The internet is hard these days.

It started simply enough - for instance, all you really needed was a Geocities account and some initiative to learn HTML and you could have your own place to put whatever you wanted and make it available to the entire world. From such simple seeds, complex structures did grow..

Geocities was permanently shut down in 2009, at once both a tragedy for the loss of so much content, so much history, and yet also a wake-up call for so many of us that we needed to have control over our own content, applications, and businesses. Many of us chose to host our own websites so that a seemingly arbitrary decision from some faceless corporate power couldn’t upend overnight what we’d created over years. But that decision also made things a little more complicated.

At that point all you really needed was a web hosting account somewhere with Apache HTTPD installed as a web server. Then you could edit and upload your HTML just as before, only this time it couldn’t be taken away from you because you were (more) in control of the setting.

Somewhere along the way you were likely introduced to something like Wordpress or Drupal or Ruby on Rails, which were all essentially frontends to some kind of database, and that database is where you would store your content. This was a wonderful development, not only enabling non-technical users to publish content to the web without knowing anything about HTML or FTP, but also for small businesses to be able to create their first eCommerce stores online and take advantage of an entire global market. Again, this was the march of technological progress creating new opportunities for primitive man to make use of highly advanced tools without having a Computer Science degree.

But, as the saying goes, with great power comes great responsibility. The responsibility in this case is that of having to set up and maintain your own web hosting infrastructure. Some of us like this kind of work - setting up and managing fleets of servers with all manner of different pieces of software on them to serve the world’s internet needs - but some of us really just like writing code and building websites and applications. is a new breed of hosting service, and was created expressly for this second group of technologists. gives you an incredibly flexible set of tools with which you can build and deploy a huge range of different types of applications to the world with the click of a button or a push to a Git repo. currently has support for PHP, Ruby, Python, and Node.js with other runtimes like Go and Java either in public beta or in planning mode internally. was also architected from the ground up to fulfill the promise of Git as a codebase management tool. No longer are your working feature branches trapped on your machine or in a remote repo with no context to make them live (and testable) for your teammates. will provision a fully functional, completely segregated hosting environment for each one of your Git branches, with all of the data and uploaded files that your app’s codebase needs to be a fully functioning application.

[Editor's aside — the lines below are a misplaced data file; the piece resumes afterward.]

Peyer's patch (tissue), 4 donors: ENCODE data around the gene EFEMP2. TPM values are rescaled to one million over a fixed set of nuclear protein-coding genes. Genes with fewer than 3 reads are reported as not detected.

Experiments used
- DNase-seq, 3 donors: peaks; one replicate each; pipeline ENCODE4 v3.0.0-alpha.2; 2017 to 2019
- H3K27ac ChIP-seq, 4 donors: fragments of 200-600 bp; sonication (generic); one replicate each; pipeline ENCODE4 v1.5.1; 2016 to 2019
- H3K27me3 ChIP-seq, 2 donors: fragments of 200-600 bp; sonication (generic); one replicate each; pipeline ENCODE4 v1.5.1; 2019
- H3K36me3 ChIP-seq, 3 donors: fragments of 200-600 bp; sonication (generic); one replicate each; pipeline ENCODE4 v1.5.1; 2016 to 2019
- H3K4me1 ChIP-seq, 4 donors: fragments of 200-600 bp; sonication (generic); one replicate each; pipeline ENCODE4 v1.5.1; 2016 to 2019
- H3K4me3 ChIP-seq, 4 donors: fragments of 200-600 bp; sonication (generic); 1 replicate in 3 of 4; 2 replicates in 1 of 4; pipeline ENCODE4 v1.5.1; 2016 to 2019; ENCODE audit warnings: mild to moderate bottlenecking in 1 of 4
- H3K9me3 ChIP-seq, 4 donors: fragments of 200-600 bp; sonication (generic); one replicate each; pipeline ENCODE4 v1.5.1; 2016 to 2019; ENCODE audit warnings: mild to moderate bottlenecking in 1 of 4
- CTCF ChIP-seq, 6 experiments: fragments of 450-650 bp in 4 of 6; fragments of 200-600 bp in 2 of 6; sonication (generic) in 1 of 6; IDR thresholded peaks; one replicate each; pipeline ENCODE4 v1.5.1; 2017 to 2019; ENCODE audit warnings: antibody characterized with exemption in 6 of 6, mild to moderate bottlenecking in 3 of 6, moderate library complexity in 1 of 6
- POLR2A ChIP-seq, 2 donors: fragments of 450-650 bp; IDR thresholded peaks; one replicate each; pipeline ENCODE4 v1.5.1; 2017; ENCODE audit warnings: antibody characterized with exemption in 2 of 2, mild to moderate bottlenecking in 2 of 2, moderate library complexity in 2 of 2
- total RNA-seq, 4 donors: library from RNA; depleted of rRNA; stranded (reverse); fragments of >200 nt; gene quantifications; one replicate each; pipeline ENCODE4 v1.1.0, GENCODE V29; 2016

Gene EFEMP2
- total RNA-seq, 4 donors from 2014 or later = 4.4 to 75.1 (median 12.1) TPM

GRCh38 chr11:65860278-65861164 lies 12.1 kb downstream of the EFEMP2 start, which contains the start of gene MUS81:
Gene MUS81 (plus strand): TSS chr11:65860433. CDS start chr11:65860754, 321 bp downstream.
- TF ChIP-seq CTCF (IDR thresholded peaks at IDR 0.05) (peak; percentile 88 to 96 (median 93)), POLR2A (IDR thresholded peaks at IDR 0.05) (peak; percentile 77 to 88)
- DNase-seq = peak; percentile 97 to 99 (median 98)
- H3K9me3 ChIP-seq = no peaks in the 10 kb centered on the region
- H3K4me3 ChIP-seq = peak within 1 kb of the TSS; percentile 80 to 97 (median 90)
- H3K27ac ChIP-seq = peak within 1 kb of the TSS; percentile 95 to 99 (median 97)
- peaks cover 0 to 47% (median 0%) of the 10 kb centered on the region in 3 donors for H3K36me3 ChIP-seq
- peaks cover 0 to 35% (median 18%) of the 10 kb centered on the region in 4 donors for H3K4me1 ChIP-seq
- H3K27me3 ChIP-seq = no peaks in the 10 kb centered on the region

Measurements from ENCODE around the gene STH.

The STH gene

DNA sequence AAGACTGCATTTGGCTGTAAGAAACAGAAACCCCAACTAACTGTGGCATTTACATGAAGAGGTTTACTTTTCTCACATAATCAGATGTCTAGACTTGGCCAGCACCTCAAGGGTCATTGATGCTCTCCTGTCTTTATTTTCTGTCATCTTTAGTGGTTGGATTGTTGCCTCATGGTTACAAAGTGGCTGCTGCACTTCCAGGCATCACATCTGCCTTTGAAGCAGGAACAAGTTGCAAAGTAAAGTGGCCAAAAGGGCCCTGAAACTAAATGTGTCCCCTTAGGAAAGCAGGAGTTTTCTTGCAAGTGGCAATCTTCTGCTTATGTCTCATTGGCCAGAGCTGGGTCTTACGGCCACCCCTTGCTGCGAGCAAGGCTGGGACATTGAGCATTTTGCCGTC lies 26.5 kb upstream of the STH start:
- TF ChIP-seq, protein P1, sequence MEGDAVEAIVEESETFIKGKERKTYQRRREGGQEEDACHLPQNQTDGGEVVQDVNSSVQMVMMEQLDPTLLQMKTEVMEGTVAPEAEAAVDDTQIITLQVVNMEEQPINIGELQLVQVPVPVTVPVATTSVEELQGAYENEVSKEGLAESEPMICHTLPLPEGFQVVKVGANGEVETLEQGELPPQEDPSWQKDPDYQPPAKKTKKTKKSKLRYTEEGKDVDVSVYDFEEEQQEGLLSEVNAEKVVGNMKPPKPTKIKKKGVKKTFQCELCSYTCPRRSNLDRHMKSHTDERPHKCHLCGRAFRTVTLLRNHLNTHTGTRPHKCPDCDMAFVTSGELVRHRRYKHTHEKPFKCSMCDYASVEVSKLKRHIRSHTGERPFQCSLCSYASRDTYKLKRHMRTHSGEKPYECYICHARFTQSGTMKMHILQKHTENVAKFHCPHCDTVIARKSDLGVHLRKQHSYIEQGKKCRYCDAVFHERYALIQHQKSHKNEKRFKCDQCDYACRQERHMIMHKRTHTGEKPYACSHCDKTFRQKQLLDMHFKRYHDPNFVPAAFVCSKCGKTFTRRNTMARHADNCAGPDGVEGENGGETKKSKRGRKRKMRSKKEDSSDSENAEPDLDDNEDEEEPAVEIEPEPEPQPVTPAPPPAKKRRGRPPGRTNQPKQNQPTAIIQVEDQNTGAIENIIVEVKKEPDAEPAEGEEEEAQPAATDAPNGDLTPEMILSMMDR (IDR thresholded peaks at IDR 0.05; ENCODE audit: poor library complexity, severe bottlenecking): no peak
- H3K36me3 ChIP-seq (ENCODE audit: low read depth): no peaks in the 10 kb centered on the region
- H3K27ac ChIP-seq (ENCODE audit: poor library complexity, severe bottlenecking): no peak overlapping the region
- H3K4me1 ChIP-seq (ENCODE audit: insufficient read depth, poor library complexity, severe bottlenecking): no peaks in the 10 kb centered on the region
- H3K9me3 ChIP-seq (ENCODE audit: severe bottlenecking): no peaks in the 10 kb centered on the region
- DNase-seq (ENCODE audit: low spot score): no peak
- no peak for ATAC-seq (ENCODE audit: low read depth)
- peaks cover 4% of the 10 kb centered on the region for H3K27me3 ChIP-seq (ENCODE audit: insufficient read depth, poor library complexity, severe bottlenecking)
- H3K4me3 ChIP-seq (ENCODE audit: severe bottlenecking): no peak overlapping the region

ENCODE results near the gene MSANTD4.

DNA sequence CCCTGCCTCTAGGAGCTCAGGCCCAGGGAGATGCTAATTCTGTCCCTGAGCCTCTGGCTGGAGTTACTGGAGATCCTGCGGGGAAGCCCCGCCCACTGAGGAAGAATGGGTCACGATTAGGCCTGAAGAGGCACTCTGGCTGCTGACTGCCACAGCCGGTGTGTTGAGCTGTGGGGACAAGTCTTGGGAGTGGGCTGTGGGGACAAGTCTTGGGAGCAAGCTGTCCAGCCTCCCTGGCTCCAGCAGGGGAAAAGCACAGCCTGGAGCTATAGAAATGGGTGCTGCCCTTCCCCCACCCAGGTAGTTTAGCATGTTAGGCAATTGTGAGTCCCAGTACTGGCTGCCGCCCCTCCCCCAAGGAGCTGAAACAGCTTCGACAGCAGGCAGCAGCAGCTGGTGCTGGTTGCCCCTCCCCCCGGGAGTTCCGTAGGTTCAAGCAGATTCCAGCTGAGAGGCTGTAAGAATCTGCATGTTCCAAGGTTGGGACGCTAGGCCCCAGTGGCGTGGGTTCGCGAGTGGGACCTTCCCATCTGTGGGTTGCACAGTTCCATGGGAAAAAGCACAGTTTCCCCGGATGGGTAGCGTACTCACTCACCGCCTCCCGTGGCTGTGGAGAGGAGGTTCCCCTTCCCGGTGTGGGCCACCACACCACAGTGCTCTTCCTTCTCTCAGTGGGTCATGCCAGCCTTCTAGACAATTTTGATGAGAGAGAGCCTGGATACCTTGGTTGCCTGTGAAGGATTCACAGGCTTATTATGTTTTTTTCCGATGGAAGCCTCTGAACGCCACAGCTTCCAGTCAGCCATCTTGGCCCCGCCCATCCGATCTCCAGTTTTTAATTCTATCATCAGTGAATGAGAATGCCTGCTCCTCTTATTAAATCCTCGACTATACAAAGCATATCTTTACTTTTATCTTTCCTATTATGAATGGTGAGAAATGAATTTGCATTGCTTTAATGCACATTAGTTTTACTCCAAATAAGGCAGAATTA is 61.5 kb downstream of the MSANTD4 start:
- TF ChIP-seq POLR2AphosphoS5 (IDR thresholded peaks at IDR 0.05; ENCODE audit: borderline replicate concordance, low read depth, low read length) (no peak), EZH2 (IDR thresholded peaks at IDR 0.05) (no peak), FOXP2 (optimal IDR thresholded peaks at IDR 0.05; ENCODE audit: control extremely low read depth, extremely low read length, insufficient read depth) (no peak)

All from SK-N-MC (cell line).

Lastly, was designed to grow with your project as your project’s needs evolve. The days of filing support tickets to have a PHP extension or a new database server installed are effectively over. Not only will we provision all of your application’s software dependencies - Redis, MySQL, ElasticSearch, and many others - but you can choose from many different versions of each of these dependencies. Want to see how ruby:2.4 or python:3.6 or postgresql:9.6 or php:7.2-rc improves your app’s performance? We always endeavor to provide the latest versions of each so that upgrading the underlying software on which your application runs is as simple and painless as changing a line of configuration.

If this sounds like something that might take some of the tedium out of your development day or possibly increase the velocity with which your business can bring new ideas and features to your customers then please, read on. In the coming chapters we’ll walk you through getting started with by stepping you through setting up your first project and deploying a simple app with a few commands. After that we’ll dive deep into more advanced topics such as -

  • Configuring your project with YAML
    • routes.yaml
    • services.yaml
    • or “app yaml”
  • Managing and interacting with various administrative functions of your project both via the user interface as well as the Platform CLI
    • branching
    • merging
    • backups
  • How all of this seeming magic works under the hood
    • containers
    • environment variables
    • copy on write

So, welcome to The Little Book! We sincerely hope to make internet-ing a little bit easier for you and your team.